Burke Blog

Cybaeus reticulatus on yellow background

A picture that "looks just like" your spider does not identify it!

Spider on quarter

Please use inches or centimeters, not "silver dollars" or other coins, to describe the size of spiders!

Pacific Tree Frog

Pacific Tree Frogs usually live on the ground (despite their name) and hide in underground burrows.

Anaxyrus woodhousii

Woodhouse's Toads can be found in river valleys, meadows, grasslands, and marshes in southwestern region of Washington state.

Eye arrangements diagram

To identify spiders, you can't just look at 10-12 pictures! There are 50,000 species to choose from, separated by picky microscopic details.

Western Toad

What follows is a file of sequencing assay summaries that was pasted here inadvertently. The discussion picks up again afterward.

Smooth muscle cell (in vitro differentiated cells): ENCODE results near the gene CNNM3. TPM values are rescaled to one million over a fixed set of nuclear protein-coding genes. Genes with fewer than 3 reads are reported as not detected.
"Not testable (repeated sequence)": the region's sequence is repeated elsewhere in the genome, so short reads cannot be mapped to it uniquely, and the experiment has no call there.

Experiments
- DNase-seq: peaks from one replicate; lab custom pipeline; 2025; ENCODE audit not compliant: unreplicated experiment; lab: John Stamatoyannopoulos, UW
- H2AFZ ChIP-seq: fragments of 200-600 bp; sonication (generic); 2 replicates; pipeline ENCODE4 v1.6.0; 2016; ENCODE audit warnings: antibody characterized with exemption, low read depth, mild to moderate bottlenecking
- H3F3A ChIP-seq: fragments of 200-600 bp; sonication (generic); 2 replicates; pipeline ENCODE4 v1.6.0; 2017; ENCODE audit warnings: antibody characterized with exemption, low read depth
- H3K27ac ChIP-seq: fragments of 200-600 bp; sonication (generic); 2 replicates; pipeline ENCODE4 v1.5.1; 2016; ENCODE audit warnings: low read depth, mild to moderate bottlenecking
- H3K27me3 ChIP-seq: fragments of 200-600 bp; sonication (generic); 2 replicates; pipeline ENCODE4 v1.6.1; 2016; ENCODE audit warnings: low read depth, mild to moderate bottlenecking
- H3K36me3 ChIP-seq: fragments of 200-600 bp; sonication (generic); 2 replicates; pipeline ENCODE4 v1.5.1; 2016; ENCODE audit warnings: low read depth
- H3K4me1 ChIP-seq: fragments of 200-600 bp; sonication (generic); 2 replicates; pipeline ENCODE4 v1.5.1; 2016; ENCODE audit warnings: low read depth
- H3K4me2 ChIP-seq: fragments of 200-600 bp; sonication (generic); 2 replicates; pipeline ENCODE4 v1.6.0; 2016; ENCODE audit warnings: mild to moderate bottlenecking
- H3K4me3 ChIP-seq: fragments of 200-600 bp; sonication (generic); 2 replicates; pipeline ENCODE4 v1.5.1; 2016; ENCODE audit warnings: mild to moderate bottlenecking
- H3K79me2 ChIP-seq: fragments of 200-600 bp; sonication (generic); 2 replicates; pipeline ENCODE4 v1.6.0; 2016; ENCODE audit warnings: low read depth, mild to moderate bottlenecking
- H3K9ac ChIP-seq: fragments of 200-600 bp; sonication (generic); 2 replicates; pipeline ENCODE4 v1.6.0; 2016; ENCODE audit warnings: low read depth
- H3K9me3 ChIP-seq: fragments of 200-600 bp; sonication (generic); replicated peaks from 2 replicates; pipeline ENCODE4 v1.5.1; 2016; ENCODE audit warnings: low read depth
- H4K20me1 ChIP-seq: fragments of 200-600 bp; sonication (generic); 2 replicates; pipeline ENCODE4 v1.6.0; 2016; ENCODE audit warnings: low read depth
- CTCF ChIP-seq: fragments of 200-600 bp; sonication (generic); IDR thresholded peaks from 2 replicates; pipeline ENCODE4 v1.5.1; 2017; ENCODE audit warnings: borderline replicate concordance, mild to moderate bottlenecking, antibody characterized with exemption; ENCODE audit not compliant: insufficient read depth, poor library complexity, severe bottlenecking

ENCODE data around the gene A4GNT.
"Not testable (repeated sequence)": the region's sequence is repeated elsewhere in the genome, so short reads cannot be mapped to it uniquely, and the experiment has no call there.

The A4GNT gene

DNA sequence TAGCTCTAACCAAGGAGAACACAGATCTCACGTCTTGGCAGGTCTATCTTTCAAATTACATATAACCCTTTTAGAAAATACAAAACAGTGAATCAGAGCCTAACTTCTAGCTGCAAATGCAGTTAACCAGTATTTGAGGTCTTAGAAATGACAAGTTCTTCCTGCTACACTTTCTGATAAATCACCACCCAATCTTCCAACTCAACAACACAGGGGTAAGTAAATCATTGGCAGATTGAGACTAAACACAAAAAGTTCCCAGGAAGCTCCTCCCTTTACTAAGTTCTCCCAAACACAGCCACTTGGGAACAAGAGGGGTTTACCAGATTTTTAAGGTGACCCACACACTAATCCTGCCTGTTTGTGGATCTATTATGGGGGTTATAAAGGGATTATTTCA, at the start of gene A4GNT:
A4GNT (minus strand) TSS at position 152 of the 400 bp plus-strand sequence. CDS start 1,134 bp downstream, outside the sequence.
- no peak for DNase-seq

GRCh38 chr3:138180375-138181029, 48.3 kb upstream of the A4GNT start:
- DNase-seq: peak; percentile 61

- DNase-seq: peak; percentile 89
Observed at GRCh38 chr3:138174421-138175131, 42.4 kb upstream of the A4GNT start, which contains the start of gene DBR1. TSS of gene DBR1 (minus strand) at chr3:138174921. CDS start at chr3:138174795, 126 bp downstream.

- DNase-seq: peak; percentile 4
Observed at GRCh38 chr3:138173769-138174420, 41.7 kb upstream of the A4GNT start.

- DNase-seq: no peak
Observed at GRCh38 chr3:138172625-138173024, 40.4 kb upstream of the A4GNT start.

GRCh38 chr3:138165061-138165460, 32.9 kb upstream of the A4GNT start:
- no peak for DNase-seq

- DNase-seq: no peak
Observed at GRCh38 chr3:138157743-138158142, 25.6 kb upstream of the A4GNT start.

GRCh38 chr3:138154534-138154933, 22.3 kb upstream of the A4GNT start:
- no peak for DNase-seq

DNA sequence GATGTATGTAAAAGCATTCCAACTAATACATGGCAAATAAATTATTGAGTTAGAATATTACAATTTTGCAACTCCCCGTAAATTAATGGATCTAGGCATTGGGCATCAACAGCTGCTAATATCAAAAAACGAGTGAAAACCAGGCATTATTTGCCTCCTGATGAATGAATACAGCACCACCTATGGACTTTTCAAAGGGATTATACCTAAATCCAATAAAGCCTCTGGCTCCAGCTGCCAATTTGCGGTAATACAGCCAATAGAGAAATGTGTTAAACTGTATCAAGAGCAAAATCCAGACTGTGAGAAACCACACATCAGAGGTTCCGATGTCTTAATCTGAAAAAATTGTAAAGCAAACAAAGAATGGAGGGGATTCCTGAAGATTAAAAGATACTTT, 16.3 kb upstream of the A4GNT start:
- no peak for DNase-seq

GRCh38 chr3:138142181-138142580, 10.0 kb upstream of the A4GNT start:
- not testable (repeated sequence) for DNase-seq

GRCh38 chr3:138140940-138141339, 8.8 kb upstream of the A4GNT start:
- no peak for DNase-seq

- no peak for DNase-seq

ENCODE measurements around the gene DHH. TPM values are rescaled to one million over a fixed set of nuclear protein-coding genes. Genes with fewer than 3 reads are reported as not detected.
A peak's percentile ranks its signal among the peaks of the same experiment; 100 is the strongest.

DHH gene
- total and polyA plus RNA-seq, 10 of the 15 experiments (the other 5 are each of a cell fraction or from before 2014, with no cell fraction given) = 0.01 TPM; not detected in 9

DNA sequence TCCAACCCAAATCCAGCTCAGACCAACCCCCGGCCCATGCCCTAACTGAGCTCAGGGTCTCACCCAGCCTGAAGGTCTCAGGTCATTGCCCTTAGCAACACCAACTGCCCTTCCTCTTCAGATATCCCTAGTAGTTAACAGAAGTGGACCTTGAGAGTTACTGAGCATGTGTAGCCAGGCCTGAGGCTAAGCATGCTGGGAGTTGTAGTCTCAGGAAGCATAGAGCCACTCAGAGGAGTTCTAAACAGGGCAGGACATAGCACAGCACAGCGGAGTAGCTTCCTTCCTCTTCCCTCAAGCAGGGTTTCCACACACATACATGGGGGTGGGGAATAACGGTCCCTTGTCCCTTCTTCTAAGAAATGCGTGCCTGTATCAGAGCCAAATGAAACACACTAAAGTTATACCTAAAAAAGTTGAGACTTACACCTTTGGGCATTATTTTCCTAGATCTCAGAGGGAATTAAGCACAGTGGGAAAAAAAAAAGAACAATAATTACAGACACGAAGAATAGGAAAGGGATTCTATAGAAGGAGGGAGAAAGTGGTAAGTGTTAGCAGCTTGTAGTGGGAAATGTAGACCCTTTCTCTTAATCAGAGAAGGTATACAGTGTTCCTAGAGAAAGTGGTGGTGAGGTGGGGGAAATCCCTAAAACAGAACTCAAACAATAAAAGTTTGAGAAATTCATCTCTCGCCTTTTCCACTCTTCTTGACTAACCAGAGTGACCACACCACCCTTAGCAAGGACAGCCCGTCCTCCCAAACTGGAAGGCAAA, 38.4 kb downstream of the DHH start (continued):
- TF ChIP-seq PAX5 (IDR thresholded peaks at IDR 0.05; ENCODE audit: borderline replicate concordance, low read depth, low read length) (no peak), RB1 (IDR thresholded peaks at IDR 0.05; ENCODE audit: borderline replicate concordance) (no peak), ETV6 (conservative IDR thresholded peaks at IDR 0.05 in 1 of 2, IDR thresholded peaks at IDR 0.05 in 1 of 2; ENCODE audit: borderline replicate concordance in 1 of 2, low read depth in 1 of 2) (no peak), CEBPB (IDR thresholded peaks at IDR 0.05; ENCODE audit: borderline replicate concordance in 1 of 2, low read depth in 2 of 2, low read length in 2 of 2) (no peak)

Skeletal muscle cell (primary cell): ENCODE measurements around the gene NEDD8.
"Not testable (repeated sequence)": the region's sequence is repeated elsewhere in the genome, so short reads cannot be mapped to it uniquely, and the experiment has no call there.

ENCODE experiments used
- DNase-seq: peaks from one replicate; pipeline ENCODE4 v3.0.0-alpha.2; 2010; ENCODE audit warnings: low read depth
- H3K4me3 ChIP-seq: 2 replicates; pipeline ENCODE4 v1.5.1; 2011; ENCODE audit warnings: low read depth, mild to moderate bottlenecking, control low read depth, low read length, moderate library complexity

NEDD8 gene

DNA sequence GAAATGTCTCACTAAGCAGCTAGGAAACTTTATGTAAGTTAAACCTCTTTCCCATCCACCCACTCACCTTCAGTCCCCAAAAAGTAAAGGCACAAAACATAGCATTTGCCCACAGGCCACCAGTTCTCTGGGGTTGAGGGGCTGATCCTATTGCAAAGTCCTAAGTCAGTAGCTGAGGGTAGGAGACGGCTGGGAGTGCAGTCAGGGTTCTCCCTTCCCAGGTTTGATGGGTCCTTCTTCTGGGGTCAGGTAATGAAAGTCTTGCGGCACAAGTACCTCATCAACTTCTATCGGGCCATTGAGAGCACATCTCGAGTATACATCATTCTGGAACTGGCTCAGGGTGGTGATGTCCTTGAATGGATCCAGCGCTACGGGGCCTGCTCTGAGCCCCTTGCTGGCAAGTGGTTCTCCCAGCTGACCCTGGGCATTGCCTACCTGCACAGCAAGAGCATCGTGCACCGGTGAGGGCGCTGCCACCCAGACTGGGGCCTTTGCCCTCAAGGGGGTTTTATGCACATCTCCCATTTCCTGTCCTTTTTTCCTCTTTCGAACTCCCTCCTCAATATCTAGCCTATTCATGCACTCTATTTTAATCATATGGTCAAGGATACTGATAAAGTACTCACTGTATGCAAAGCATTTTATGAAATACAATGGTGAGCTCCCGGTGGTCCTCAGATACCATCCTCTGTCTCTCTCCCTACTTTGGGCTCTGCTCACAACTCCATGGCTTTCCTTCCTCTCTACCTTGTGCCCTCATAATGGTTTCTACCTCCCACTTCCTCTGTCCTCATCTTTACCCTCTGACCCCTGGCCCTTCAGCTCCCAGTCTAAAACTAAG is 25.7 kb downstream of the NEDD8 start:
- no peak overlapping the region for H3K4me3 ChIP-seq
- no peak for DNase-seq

Western Toads dig shallow burrows in loose ground or shelter under rocks or logs.

Tip of leg of orbweaving spider, showing claws.

The oft-repeated "spiders don't stick to their own webs thanks to oil on the feet" is wrong — the story is much more complicated.

Tailed Frog

Tailed Frog males do not vocalize, possibly because the females cannot hear calls over fast-moving water in streams.

Remains of rove beetle

Books say spiders don't eat solids but "suck the juices" of their prey. False! All spiders digest solids externally with vomited enzymes.

Rough-Skinned Newt

Rough-Skinned Newts will display a bright colored underside when threatened.

Cartoon by Owen Curtsinger showing a concerned commuter 3 feet from a spider

Despite "common knowledge," the nearest spider could be hundreds of meters away—or right under your feet. It depends!

Cartoon by Owen Curtsinger of spider taking it easy in the summer

In late summer when people notice garden orbweavers and giant house spiders, most native spiders are juvenile.

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